Cervical Examination


A primary goal of diagnosis is to match the patient’s clinical presentation with the most efficacious treatment approach. A component of this decision is determining whether the patient is, in fact, appropriate for physical therapy management[1]. To do this there are three essential elements of the examination:

  1. Rule out any serious pathological condition that may require referral to a medical practitioner for further investigation or surgical intervention.
  2. Identify movement dysfunction, impaired motor control, sensorimotor impairment, and related connective and nerve tissue dysfunction and if possible rule in or out particular conditions.
  3. Identify other contributing factors that might affect deviations form expected clinical course of neck pain.


Patient Intake

Taking a detailed patient history is important. Listen carefully to the patient’s past medical history (PMH) and history of present illness (HPI). The narrative given by the patient contains much of the information needed to rule out red flags and guide the cervical examination.

When taking the patients history it is also important to ask if they have pain or symptoms in other regions such as their thoracic spine or shoulder.

Outcome measures such as the Neck Disability Index or Patient-Specific Functional Scale can also be used at this stage (See outcome measures section)

Special Questions

Patients with neck pain should be questioned for the presence of red flags. A thorough medical history and possibly the use of a medical screening form is the initial step in the screening process. The chart below highlights some of the most common red flag conditions for patients with neck pain.

Red Flags

Red Flags[2] Cervical Myelopathy Neoplastic Conditions Upper Cervical

Ligamentous Instability

Vertebral Artery Insufficiency Inflammatory or Systemic Disease Cervical Fracture
Signs & Symptoms
  • Sensory disturbance of the hands
  • Hand intrinsic muscle wasting
  • Unsteady gait
  • Hoffman’s reflex
  • Babinski
  • Clonus
  • Inverted supinator sign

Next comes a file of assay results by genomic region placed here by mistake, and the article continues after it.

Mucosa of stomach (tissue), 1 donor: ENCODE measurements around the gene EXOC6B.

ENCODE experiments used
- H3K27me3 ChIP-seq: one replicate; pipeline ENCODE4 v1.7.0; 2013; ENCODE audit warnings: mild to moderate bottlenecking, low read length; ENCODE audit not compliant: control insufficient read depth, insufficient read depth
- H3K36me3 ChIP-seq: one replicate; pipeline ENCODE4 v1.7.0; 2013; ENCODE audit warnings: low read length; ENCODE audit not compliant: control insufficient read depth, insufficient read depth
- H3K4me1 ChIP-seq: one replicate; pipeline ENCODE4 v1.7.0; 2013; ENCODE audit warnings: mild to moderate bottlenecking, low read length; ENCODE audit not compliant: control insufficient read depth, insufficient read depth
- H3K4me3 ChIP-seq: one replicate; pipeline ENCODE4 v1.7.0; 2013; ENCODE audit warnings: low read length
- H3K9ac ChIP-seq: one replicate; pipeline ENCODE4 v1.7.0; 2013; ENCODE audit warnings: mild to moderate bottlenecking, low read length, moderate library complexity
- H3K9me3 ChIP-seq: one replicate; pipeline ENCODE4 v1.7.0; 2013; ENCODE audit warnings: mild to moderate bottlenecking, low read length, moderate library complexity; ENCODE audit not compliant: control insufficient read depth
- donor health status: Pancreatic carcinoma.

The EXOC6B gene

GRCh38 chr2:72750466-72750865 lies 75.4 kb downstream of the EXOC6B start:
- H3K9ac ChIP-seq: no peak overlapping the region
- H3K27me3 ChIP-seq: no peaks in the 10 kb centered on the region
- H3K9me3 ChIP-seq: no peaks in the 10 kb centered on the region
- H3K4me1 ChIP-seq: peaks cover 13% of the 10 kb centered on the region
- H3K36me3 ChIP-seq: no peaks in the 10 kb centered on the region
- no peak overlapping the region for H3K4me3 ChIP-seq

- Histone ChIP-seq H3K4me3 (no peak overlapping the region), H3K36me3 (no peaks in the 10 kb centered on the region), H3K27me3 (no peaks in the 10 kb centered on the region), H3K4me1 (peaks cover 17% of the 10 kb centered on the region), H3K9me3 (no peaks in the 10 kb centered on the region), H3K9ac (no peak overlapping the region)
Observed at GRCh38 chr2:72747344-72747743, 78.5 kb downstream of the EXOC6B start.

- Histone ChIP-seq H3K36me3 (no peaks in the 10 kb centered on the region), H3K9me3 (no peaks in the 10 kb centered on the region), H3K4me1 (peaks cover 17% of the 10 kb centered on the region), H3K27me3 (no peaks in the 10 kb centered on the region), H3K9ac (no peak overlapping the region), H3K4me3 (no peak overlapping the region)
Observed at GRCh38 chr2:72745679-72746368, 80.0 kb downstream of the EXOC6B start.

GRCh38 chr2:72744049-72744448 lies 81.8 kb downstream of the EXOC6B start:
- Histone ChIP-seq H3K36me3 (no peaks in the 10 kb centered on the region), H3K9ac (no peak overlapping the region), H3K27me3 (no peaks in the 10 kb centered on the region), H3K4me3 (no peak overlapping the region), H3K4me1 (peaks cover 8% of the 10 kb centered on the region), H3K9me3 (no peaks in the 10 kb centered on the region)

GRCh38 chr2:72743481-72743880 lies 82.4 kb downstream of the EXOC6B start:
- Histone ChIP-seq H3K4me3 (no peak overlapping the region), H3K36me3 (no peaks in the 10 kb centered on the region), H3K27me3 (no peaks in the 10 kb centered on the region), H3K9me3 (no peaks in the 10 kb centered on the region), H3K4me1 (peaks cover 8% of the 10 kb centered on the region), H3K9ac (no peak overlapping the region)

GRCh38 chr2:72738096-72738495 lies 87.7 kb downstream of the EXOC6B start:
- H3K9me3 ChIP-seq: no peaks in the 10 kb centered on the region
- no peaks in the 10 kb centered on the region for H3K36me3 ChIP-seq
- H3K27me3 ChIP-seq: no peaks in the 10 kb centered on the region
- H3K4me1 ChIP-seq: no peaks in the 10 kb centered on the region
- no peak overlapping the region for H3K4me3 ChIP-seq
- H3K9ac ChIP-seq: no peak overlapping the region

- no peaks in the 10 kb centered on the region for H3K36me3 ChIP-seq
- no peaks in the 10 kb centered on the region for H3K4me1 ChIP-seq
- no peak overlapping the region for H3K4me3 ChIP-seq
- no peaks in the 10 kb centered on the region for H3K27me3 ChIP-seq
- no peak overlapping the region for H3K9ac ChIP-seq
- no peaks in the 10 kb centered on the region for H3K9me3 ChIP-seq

• Hyperreflexia
  • Bowel and bladder disturbances
  • Multisegmental weakness
  • Multisegmental sensory changes
  • Age over 50 years
  • Previous history of cancer
  • Unexplained weight loss
  • Constant pain, not relieved with best rest
  • Night pain
  • Occipital headache and numbness
  • Severe limitation during neck active range of motion (AROM) in all directions
  • Signs of cervical myelopathy
  • Post trauma
  • RA
  • Down Syndrome
  • Drop attacks
  • Dizziness
  • Dysphasia
  • Dysarthria
  • Diplopia
  • Positive cranial nerve signs
  • AtaxiaNausea
  • Temperature >100 °F
  • Blood pressure > 160/95 mmHg
  • Resting pulse > 100 bpm
  • Resting respiration >25 bpm
  • Fatigue
If there has been trauma, follow the Canadian C-Spine Rule.  

Yellow Flags

Yellow flags are factors that increase a patient’s risk for developing long-term disability.

Psychosocial factors may be contributing to a patient’s persistent pain and disability, or that may contribute to the transition of an acute condition to a chronic, disabling condition[2]. Some attitudes and beliefs to look out for are[2].

  • Pain is harmful or disabling 
  • Pain must be eliminated before returning to activity
  • Passive attitudes towards therapy 
  • Patient utilization of extended rest, reduced activity level and withdrawal from daily activities
  • Patient reports of extreme pain intensity